The number of Americans lining up for new jobless benefits last week rose less than expected, the Labor Department said Thursday, partly reflecting the volatility of applications during the annual auto-plant retooling period.
In the week ending July 28, applications for unemployment insurance payments rose by 8,000 from the previous week's revised figure of 357,000, to 365,000. Economists polled by Reuters had forecast claims would climb to 370,000 last week.
The four-week moving average, which normally provides a better indication of the underlying trend in labor markets than the weekly number of jobless claims, fell 2,750 to 365,500 for first-time benefit applicants. That's the lowest level in four months.
While the volatility of jobless claims during the summer months limit the usefulness of any one report, it is encouraging that the four-week moving average now stands only 3,000 above where it did on the week ending March 31, which was the lowest level since 2008.
"This downward trend would be consistent with our views of a pickup in the labor market recovery in coming months," Barclays analyst Cooper Howes wrote in a note to clients.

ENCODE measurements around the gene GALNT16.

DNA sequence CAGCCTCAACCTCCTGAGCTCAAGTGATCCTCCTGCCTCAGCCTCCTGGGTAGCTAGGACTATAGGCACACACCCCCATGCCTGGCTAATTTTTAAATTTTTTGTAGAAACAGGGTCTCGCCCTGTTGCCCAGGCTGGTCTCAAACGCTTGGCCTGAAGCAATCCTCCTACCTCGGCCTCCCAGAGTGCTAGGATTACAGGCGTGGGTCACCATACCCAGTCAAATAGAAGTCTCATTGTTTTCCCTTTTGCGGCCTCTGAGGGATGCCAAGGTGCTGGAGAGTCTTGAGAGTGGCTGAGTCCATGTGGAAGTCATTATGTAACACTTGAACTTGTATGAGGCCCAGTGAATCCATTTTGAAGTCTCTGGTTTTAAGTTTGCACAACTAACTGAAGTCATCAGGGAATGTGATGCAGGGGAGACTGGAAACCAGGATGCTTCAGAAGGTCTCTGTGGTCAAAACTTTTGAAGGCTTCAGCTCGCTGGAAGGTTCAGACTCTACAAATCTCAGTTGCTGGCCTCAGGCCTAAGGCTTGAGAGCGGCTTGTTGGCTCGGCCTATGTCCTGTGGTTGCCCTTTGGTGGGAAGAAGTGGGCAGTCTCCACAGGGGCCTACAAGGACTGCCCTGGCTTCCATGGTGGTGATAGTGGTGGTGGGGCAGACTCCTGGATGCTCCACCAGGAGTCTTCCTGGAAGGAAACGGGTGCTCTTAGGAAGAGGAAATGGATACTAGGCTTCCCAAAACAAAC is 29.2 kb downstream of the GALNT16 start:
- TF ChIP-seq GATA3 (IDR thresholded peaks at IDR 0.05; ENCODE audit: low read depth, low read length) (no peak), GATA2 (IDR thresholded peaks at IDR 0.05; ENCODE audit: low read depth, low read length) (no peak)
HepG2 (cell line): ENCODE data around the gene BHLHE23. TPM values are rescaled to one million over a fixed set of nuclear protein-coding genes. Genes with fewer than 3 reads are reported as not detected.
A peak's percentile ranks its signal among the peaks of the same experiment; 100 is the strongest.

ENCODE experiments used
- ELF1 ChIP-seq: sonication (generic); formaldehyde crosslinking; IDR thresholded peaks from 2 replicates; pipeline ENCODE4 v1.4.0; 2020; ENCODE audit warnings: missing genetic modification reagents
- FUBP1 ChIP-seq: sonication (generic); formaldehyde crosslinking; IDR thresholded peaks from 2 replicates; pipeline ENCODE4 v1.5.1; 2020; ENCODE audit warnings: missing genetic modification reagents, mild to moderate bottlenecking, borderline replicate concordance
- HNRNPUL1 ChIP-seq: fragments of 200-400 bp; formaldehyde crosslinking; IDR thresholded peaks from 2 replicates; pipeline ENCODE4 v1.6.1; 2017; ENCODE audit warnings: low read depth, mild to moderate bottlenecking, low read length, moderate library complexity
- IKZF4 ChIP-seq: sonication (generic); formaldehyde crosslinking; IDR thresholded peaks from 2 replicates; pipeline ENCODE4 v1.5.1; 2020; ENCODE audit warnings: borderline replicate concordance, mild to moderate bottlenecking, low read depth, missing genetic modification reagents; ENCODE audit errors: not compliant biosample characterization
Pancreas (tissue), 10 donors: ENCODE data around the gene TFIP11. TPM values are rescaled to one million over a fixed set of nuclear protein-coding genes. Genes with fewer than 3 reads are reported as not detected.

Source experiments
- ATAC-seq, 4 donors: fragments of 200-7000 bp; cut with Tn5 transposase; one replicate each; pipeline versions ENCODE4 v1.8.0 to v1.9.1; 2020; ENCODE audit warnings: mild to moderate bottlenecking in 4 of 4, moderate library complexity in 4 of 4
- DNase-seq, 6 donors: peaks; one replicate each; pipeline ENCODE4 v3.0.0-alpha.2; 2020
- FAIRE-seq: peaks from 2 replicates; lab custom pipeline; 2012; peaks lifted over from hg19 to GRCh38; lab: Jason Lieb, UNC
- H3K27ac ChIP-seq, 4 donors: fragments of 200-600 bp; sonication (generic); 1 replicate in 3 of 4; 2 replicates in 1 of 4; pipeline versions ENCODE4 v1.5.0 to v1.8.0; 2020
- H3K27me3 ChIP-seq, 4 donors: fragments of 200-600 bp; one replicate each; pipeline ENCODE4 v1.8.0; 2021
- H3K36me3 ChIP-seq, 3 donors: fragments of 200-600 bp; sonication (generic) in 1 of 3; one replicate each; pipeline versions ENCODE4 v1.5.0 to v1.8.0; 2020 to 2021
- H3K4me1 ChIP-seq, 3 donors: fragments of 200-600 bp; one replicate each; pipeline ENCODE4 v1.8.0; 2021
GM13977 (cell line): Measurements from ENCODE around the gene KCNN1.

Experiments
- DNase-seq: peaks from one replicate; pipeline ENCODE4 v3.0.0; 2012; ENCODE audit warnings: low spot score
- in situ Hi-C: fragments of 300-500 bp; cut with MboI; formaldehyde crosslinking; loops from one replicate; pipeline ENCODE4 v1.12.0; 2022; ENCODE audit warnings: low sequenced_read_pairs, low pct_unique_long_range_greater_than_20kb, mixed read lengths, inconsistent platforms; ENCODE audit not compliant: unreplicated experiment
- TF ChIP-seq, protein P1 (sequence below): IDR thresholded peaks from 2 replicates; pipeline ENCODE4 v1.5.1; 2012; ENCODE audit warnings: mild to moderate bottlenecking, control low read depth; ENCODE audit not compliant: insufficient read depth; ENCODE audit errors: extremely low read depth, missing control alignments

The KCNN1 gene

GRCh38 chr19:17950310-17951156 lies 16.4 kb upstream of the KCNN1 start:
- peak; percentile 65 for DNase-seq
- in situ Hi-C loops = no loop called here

The number of people filing for benefits after an initial week of aid dropped 19,000 to 3.27 million in the week ending July 21. The continuing claims figure does not include the number of Americans receiving extended benefits under federal programs. The four-week moving average for the week ended July 21 fell by 11,500 to 3.30 million.
Friday's employment report is expected to show employers added 100,000 employees to their payrolls in July, according to a Reuters survey, after a 80,000 gain in June. The unemployment rate is expected to hold at 8.2 percent in July.
Job gains are of great importance, because they lead to income growth, and that supports consumer spending, which accounts for more than 70 percent of the U.S. economy.
Stock futures rose. The S&P 500 futures gained 0.4 percent, to 1,375.90, while the Dow Jones Industrial Average futures added 51 percent, to 12,989.
To contact the editor, e-mail: